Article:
I recently tested 5.11’s Apex tactical pants, a product best described as a fully deployable low-profile garment. I have to admit, this product is my nominee for most innovative clothing product for 2015. They are available in Black, Dark Navy, TDU green, Battle Brown, and Khaki.
It’s no secret that 5.11 Tactical solicits user input during the initial design phase. This differs from other manufacturers who show users their products at the launch phase. The Apex project began with requests from federal law enforcement officers for a discreet use garment for seamless uniform or “low vis” assignment. They created prototypes and sent them to end-users.
When I saw the original design, I noticed that the cargo pockets were flush against the outside of the pant. When loaded, the cargo pockets expanded inwards. I jokingly told their executive staff that I could stuff several 20 round mags in them and no one would know. Tom Davin, CEO of 5.11 Tactical was sitting across from me. His signature smile became deadpan. He told me, “That’s exactly how they were designed.”
A Complex Garment
The Apex pant uses 63 different pieces of fabric. This is not only to accommodate the discreet carry options it offers, some panels keep the fabric close to the body, but allow expansion for freedom of movement. I found that the strategic stretch areas in the pant gave the user a slight tactical advantage.
For example, I compared the ability to draw from a kneeling position with a couple other brands. If you think about it, a non-stretch pant will cause the front of the garment to pull down and sometimes the rear of the garment will ride a bit higher. As the shooter moves, a product with less “give” may cost the shooter a microsecond when acquiring the master grip.
The tremendous mobility comes from athletic stretch panels. The latter part of the garment is made of Flex-Tac Canvas. This is like the original Flex-Tac Ripstop on the 5.11 Stryke pant, with a canvas-like finish. It rivals real canvas when it comes to abrasion and tear resistance.
It first tried my Apex pants for a business meeting. On the way, I hit the drive thru. I promptly spilled a medium-sized coffee down my front. My shirt didn’t survive. The Apex pant wiped off easily. Throughout the test I demonstrated my natural ability that got me into product testing in the first place. I have a reputation for destroying things.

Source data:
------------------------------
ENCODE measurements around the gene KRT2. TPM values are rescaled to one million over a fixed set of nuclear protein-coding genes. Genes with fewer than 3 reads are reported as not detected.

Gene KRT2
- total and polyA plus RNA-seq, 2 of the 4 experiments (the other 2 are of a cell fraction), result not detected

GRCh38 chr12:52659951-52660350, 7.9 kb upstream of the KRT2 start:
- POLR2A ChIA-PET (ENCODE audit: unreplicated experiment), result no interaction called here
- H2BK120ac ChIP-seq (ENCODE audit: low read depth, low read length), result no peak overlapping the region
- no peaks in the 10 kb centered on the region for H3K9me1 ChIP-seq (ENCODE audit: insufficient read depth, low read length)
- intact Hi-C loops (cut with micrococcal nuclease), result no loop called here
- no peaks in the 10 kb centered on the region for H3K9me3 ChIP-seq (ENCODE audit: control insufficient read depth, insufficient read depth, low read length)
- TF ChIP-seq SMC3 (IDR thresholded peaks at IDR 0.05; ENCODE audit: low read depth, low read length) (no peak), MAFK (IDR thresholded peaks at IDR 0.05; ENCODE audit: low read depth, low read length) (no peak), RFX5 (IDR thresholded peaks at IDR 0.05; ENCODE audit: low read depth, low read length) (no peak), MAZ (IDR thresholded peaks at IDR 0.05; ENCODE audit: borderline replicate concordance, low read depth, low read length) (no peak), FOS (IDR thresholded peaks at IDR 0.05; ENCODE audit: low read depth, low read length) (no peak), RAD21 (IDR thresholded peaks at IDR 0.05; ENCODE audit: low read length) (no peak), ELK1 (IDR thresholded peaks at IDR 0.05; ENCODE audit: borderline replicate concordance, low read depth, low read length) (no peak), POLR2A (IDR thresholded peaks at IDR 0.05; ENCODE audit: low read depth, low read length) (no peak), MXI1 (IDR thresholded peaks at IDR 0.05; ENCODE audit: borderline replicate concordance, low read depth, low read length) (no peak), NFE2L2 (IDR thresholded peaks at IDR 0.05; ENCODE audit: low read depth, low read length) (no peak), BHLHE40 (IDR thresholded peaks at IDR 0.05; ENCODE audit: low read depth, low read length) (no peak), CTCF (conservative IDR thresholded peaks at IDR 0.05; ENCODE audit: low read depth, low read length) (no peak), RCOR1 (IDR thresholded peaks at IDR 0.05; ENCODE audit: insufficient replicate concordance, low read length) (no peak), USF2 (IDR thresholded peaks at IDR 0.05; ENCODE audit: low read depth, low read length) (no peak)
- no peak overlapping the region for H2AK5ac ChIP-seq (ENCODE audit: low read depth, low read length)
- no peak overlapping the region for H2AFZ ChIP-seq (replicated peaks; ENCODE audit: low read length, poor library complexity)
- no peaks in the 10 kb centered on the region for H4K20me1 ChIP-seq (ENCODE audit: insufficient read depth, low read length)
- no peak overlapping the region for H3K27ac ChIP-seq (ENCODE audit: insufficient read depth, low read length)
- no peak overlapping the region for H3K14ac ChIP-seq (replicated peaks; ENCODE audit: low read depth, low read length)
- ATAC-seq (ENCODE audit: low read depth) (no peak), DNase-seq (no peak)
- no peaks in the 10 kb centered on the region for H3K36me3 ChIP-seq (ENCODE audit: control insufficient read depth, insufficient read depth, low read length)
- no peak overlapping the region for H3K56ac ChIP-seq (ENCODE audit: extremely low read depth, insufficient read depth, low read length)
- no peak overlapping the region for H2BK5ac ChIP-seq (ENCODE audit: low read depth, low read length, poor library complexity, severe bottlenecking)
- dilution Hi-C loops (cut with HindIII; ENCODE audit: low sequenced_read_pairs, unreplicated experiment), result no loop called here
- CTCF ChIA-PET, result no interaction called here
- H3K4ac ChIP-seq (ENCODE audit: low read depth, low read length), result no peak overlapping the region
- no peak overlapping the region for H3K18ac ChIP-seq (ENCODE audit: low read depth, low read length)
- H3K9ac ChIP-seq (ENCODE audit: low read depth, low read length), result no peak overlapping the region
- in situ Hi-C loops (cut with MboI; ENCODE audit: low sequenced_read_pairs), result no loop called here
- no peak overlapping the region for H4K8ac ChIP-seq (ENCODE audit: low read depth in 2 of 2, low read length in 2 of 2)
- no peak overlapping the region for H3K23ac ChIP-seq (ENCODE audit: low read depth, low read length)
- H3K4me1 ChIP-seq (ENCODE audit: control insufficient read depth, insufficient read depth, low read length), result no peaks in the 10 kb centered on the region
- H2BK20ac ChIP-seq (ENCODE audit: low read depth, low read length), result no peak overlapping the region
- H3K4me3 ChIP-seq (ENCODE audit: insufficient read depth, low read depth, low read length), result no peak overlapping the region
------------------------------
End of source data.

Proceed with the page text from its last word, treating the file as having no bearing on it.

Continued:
I will not comment on a wearable product until I have sent it through the washing machine a few times. We have one of those high-tech machines that makes alarming noises and dispenses things like soap, bleach and warnings automatically and with extreme prejudice. The Apex pant visited the washing gadget a half dozen times before I reviewed it.
The flex Tac Canvas has some lateral and horizontal “give” to it. The front pockets use the stretch athletic fabric. The pockets are excellent at supporting, but concealing off-duty tools. The pocket profile was good for clipping industrial-sized knives. They also added to the flow through of the air from cuffs to waist.
Any tactical pant designer can create a product that is durable. 5.11 made this one industry specific. You already heard about its ability to carry magazines. Even the back pockets have a separate sub pocket for this purpose. I know it sounds simple, but securing objects like magazines in the back pockets of conventional pants means that the user ends up with sharp edges in the rear when they sit down. This product positions the magazines, cell phones, metal detectors, and yes, even an iPhone 6 Plus.
I like the flexible handcuffs channel on the inside of the waistband. Not only does this place the product discreetly, it prevents them from being used by unauthorized hands.
What’s the benefit of all of 5.11’s research? This garment is amazingly quiet. I hardly use superlatives when I do product reviews. This is definitely one of the most technologically advanced garments in the industry today.